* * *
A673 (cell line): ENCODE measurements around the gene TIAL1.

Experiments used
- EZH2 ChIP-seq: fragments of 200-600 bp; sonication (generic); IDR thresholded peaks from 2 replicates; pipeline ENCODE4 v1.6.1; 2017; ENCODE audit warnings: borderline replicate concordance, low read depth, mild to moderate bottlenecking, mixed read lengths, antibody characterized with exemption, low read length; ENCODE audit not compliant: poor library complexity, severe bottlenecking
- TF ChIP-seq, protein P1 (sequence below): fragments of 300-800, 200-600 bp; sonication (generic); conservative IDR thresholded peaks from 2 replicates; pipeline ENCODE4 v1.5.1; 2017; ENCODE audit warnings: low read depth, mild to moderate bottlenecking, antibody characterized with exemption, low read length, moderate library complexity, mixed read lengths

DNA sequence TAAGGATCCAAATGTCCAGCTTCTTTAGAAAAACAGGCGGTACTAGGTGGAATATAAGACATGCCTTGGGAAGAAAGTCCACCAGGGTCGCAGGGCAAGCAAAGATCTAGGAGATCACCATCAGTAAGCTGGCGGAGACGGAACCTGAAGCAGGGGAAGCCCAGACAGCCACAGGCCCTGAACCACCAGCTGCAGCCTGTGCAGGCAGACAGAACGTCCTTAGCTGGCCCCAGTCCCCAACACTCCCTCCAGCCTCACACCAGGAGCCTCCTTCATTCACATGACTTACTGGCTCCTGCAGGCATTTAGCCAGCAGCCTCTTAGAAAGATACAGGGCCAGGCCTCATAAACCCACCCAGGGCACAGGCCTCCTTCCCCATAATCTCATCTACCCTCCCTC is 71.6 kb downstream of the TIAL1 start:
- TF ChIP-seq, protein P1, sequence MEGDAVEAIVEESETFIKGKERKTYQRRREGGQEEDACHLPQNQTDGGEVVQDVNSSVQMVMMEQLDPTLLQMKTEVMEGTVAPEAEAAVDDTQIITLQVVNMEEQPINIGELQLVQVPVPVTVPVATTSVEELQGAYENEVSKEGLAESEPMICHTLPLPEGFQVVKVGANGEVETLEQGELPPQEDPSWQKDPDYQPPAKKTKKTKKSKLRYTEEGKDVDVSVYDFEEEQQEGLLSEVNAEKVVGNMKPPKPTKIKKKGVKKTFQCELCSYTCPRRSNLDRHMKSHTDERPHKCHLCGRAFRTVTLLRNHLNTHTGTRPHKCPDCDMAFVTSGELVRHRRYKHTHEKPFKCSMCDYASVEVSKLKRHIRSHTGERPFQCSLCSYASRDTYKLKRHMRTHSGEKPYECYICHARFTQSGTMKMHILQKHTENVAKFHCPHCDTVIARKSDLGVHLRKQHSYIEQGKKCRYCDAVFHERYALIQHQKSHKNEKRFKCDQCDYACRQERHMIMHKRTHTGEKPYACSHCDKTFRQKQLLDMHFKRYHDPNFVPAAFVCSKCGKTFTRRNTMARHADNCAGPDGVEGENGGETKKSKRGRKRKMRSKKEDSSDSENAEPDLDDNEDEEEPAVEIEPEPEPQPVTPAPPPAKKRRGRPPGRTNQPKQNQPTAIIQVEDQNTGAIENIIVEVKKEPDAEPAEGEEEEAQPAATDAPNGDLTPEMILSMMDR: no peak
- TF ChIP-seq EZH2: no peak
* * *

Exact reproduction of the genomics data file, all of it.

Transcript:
A673 (cell line): ENCODE measurements around the gene TIAL1.

Experiments used
- EZH2 ChIP-seq: fragments of 200-600 bp; sonication (generic); IDR thresholded peaks from 2 replicates; pipeline ENCODE4 v1.6.1; 2017; ENCODE audit warnings: borderline replicate concordance, low read depth, mild to moderate bottlenecking, mixed read lengths, antibody characterized with exemption, low read length; ENCODE audit not compliant: poor library complexity, severe bottlenecking
- TF ChIP-seq, protein P1 (sequence below): fragments of 300-800, 200-600 bp; sonication (generic); conservative IDR thresholded peaks from 2 replicates; pipeline ENCODE4 v1.5.1; 2017; ENCODE audit warnings: low read depth, mild to moderate bottlenecking, antibody characterized with exemption, low read length, moderate library complexity, mixed read lengths

DNA sequence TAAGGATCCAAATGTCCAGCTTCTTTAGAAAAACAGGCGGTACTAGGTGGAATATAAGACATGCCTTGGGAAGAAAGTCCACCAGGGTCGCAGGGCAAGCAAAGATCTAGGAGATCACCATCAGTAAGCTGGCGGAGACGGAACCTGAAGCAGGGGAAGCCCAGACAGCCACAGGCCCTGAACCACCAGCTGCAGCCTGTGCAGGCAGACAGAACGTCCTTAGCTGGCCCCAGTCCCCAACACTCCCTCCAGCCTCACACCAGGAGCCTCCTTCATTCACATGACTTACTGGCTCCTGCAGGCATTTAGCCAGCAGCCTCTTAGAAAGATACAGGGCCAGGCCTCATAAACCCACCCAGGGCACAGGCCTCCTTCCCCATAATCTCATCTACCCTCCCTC is 71.6 kb downstream of the TIAL1 start:
- TF ChIP-seq, protein P1, sequence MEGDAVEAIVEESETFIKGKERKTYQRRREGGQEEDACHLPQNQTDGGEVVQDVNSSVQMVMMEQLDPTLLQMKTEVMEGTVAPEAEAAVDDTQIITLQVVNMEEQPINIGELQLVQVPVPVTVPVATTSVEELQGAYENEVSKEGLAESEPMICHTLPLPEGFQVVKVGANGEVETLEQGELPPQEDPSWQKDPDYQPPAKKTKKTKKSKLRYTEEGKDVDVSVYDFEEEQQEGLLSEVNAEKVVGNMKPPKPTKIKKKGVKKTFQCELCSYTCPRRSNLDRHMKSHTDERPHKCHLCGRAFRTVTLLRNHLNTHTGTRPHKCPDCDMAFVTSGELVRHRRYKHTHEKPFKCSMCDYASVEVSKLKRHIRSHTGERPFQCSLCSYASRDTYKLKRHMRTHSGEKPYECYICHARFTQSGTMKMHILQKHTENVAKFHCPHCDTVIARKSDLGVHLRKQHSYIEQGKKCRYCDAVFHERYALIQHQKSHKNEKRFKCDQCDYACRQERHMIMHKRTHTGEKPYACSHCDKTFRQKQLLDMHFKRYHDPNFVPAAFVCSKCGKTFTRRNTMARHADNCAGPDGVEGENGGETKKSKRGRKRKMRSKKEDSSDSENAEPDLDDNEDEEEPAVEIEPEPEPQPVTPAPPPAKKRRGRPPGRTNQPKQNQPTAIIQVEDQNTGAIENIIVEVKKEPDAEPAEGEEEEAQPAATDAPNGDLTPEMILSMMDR: no peak
- TF ChIP-seq EZH2: no peak